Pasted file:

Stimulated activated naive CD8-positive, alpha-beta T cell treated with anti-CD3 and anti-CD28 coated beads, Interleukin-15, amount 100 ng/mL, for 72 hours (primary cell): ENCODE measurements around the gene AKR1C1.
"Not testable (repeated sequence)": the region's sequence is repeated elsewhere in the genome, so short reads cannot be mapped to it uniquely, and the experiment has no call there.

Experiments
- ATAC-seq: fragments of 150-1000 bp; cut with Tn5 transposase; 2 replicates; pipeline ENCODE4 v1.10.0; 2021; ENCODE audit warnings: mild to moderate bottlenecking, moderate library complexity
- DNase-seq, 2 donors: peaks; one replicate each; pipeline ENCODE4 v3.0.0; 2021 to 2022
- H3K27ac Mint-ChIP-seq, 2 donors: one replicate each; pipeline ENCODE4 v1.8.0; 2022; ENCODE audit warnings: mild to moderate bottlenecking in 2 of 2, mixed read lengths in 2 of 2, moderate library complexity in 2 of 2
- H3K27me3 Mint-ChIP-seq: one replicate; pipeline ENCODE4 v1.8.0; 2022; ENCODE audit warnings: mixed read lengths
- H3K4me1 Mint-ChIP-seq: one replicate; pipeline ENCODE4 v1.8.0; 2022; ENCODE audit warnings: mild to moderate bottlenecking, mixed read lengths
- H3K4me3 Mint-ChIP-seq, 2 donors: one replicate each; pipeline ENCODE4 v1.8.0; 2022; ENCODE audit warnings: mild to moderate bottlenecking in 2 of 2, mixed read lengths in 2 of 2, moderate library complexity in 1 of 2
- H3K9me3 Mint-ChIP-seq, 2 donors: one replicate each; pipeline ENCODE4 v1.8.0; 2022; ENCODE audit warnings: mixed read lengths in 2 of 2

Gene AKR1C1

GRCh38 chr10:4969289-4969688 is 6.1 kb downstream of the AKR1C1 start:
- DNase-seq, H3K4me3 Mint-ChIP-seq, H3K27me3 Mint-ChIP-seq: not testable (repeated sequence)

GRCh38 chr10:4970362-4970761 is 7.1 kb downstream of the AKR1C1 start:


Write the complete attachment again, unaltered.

Stimulated activated naive CD8-positive, alpha-beta T cell treated with anti-CD3 and anti-CD28 coated beads, Interleukin-15, amount 100 ng/mL, for 72 hours (primary cell): ENCODE measurements around the gene AKR1C1.
"Not testable (repeated sequence)": the region's sequence is repeated elsewhere in the genome, so short reads cannot be mapped to it uniquely, and the experiment has no call there.

Experiments
- ATAC-seq: fragments of 150-1000 bp; cut with Tn5 transposase; 2 replicates; pipeline ENCODE4 v1.10.0; 2021; ENCODE audit warnings: mild to moderate bottlenecking, moderate library complexity
- DNase-seq, 2 donors: peaks; one replicate each; pipeline ENCODE4 v3.0.0; 2021 to 2022
- H3K27ac Mint-ChIP-seq, 2 donors: one replicate each; pipeline ENCODE4 v1.8.0; 2022; ENCODE audit warnings: mild to moderate bottlenecking in 2 of 2, mixed read lengths in 2 of 2, moderate library complexity in 2 of 2
- H3K27me3 Mint-ChIP-seq: one replicate; pipeline ENCODE4 v1.8.0; 2022; ENCODE audit warnings: mixed read lengths
- H3K4me1 Mint-ChIP-seq: one replicate; pipeline ENCODE4 v1.8.0; 2022; ENCODE audit warnings: mild to moderate bottlenecking, mixed read lengths
- H3K4me3 Mint-ChIP-seq, 2 donors: one replicate each; pipeline ENCODE4 v1.8.0; 2022; ENCODE audit warnings: mild to moderate bottlenecking in 2 of 2, mixed read lengths in 2 of 2, moderate library complexity in 1 of 2
- H3K9me3 Mint-ChIP-seq, 2 donors: one replicate each; pipeline ENCODE4 v1.8.0; 2022; ENCODE audit warnings: mixed read lengths in 2 of 2

Gene AKR1C1

GRCh38 chr10:4969289-4969688 is 6.1 kb downstream of the AKR1C1 start:
- DNase-seq, H3K4me3 Mint-ChIP-seq, H3K27me3 Mint-ChIP-seq: not testable (repeated sequence)

GRCh38 chr10:4970362-4970761 is 7.1 kb downstream of the AKR1C1 start: